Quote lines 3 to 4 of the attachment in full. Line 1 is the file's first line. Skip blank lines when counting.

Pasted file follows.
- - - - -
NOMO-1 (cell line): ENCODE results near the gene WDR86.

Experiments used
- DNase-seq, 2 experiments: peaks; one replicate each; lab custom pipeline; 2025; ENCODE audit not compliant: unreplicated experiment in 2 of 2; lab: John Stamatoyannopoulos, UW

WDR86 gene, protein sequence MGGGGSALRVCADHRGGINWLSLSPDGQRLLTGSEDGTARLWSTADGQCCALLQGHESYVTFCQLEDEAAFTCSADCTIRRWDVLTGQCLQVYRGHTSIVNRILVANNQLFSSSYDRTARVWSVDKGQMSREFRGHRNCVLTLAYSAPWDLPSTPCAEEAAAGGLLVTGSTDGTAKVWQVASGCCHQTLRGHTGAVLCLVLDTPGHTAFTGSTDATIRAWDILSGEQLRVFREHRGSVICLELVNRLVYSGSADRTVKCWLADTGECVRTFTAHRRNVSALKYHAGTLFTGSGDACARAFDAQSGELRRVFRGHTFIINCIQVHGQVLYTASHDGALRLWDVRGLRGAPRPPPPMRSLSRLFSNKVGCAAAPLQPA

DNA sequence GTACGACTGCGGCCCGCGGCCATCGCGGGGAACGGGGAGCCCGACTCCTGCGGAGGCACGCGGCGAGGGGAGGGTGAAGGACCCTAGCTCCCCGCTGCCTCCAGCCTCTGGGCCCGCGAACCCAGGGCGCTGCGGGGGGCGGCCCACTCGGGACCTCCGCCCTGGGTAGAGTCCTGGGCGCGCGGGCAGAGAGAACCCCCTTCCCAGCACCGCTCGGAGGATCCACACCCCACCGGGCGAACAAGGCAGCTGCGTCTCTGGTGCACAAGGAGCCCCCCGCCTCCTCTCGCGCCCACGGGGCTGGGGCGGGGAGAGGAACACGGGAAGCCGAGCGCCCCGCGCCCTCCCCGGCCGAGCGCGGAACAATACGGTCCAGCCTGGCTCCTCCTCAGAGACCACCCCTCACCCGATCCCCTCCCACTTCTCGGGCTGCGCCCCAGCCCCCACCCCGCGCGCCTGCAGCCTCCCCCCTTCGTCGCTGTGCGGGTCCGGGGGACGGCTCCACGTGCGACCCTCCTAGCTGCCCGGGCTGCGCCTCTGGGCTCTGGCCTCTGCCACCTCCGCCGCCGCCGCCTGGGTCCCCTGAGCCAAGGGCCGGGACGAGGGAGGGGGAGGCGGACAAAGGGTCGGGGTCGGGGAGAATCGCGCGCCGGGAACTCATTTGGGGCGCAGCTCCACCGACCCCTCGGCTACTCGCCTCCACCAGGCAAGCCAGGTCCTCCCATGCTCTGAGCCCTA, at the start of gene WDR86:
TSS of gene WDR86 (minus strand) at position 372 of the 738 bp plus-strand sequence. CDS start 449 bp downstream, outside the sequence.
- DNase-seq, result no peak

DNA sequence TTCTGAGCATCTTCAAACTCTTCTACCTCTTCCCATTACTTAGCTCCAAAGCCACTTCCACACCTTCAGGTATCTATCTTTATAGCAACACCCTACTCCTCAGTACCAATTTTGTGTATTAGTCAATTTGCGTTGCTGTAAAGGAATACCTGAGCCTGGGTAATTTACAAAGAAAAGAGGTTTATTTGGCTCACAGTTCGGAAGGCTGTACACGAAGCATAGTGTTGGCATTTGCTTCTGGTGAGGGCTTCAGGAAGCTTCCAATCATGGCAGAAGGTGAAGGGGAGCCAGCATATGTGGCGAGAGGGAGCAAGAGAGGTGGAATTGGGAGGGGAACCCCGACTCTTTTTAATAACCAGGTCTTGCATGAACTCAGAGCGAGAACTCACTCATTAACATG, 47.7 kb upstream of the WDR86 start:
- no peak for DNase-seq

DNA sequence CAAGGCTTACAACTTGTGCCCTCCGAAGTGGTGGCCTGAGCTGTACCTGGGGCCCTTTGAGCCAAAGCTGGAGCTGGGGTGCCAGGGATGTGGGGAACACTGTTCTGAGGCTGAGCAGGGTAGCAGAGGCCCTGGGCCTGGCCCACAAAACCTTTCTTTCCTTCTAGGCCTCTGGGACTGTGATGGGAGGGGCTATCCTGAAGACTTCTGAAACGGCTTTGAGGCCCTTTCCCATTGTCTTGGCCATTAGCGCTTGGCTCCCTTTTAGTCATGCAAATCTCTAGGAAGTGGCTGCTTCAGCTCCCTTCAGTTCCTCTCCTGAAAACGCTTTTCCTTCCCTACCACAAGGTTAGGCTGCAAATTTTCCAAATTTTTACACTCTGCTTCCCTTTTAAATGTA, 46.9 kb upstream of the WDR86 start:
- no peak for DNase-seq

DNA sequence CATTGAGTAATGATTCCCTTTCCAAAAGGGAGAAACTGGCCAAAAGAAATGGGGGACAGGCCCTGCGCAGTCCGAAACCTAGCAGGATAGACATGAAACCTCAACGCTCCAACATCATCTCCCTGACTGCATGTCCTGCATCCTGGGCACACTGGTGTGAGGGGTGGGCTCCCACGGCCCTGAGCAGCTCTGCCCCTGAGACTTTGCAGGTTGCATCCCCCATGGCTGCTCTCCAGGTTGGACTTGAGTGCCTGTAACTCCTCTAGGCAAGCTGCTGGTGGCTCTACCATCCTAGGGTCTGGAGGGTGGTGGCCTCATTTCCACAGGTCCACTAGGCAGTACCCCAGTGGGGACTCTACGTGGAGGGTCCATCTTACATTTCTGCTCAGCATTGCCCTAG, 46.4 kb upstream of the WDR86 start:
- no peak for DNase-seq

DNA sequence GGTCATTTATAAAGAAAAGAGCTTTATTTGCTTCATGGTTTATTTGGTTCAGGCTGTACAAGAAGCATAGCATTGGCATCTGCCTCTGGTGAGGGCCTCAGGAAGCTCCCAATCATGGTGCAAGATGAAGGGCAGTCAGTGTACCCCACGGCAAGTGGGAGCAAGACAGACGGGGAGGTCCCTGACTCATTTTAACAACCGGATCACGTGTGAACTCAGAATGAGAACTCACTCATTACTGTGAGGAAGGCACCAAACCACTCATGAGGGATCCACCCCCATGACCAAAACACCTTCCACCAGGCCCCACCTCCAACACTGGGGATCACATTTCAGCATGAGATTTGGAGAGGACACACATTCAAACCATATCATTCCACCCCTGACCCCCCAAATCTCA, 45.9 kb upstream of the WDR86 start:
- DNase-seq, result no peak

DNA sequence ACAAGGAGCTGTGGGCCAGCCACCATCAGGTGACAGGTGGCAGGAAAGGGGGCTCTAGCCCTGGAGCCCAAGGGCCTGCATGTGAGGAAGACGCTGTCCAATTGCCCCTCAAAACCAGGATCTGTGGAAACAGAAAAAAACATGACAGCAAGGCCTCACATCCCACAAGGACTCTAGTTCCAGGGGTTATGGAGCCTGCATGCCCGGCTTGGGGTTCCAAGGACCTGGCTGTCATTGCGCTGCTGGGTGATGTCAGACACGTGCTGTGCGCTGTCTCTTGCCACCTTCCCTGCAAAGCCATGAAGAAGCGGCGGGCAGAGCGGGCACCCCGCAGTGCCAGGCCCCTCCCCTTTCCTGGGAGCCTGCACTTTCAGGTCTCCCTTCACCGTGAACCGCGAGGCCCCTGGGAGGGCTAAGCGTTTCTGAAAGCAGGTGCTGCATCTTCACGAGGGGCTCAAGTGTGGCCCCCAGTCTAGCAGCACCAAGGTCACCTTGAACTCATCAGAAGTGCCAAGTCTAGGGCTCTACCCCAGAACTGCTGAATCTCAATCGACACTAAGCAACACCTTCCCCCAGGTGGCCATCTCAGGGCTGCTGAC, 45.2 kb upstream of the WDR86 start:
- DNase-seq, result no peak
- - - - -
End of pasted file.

- DNase-seq, 2 experiments: peaks; one replicate each; lab custom pipeline; 2025; ENCODE audit not compliant: unreplicated experiment in 2 of 2; lab: John Stamatoyannopoulos, UW

WDR86 gene, protein sequence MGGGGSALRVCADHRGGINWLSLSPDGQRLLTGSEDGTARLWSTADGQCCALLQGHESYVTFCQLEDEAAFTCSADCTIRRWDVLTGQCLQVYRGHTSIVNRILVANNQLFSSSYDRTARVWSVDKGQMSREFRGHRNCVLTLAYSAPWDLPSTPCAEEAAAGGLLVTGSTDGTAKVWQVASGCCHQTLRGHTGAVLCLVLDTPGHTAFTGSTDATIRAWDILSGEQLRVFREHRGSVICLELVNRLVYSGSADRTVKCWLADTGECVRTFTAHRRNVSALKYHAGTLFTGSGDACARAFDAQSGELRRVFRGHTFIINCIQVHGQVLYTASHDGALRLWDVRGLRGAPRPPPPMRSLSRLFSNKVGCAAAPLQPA